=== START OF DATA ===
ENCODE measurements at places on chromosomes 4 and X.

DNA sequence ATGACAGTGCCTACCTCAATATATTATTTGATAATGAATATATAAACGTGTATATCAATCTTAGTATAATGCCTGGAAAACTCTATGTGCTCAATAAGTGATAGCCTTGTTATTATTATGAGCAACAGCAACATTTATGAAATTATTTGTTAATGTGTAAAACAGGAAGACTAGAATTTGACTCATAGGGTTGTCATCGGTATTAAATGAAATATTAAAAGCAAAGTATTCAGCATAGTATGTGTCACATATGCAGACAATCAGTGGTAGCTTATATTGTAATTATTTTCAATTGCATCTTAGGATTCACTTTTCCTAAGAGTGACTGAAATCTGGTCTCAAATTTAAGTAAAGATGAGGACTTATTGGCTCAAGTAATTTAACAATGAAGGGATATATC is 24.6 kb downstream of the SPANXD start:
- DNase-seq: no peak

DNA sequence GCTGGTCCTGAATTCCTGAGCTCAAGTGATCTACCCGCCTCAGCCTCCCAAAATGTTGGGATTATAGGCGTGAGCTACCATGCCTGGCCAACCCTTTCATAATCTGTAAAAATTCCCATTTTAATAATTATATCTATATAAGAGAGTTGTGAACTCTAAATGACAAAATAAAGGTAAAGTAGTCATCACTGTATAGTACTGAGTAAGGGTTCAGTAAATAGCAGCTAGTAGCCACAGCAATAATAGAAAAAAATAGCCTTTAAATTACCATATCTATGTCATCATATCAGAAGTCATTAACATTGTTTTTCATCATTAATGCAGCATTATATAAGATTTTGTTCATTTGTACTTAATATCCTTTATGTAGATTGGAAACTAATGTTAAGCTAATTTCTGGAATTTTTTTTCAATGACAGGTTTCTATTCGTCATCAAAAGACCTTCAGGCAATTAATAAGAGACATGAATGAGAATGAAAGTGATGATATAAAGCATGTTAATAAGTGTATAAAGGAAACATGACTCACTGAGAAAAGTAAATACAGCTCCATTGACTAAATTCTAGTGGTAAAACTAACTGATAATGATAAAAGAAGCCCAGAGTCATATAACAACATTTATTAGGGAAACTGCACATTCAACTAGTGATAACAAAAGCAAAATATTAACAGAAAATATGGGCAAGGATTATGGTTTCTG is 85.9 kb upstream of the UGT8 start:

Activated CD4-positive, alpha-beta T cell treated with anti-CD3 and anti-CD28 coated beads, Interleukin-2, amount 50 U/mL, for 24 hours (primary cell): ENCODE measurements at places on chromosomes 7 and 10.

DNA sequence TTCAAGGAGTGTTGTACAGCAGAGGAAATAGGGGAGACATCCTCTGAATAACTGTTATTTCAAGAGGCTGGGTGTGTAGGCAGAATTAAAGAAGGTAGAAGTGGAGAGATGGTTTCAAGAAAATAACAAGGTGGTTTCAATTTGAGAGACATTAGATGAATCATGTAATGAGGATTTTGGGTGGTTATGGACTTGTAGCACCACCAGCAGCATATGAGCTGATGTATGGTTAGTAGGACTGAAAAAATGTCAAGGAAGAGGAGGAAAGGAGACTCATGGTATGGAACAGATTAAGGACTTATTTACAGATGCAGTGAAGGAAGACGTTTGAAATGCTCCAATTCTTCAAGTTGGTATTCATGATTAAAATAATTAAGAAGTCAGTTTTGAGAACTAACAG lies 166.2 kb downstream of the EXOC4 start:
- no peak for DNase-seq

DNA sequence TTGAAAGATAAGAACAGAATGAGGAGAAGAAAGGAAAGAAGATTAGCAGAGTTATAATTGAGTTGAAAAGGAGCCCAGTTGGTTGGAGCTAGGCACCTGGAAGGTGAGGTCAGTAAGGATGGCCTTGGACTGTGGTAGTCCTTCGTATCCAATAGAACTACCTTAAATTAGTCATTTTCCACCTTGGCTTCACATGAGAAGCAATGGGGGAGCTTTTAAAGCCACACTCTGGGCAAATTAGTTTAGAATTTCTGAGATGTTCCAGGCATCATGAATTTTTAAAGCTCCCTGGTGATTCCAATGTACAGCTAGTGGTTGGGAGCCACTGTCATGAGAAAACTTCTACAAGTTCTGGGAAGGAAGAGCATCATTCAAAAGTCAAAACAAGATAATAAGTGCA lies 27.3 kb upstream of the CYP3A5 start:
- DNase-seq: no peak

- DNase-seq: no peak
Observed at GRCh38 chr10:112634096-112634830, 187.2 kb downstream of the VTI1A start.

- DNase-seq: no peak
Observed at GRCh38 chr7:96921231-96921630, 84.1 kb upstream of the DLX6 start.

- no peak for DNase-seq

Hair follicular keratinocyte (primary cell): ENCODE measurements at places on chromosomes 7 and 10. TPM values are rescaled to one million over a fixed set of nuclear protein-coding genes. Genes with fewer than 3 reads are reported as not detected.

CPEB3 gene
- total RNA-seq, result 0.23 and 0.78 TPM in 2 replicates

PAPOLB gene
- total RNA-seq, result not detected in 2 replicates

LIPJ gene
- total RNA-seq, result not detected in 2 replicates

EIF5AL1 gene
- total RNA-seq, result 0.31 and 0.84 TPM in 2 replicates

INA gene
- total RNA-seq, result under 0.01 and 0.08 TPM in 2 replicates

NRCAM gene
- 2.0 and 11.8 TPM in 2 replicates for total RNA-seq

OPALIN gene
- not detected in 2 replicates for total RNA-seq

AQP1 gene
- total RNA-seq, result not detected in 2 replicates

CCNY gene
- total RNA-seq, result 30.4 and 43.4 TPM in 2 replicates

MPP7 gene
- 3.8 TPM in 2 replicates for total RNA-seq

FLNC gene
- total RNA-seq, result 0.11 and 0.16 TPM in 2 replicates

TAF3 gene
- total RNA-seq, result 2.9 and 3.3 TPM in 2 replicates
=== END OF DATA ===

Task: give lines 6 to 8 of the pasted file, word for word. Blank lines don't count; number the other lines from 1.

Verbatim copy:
DNA sequence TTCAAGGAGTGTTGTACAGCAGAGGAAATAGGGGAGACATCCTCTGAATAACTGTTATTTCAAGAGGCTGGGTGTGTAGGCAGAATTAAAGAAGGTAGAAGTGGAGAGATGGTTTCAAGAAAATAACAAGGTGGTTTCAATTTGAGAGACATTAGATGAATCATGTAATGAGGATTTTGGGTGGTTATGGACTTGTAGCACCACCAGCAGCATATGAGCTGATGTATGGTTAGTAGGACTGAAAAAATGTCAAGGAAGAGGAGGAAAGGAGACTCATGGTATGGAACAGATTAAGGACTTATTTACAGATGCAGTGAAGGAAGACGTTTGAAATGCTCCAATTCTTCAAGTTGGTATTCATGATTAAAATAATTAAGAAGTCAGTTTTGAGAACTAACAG lies 166.2 kb downstream of the EXOC4 start:
- no peak for DNase-seq

DNA sequence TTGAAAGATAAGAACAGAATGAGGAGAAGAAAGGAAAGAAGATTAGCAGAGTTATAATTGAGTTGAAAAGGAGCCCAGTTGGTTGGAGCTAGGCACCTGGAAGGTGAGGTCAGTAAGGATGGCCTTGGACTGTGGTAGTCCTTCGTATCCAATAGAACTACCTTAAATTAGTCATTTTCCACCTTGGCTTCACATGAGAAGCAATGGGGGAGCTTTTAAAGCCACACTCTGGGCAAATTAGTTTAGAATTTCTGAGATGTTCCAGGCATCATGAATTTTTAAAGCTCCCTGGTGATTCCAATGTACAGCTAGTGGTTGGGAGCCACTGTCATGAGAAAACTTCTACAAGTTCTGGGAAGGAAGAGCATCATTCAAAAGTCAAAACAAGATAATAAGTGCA lies 27.3 kb upstream of the CYP3A5 start: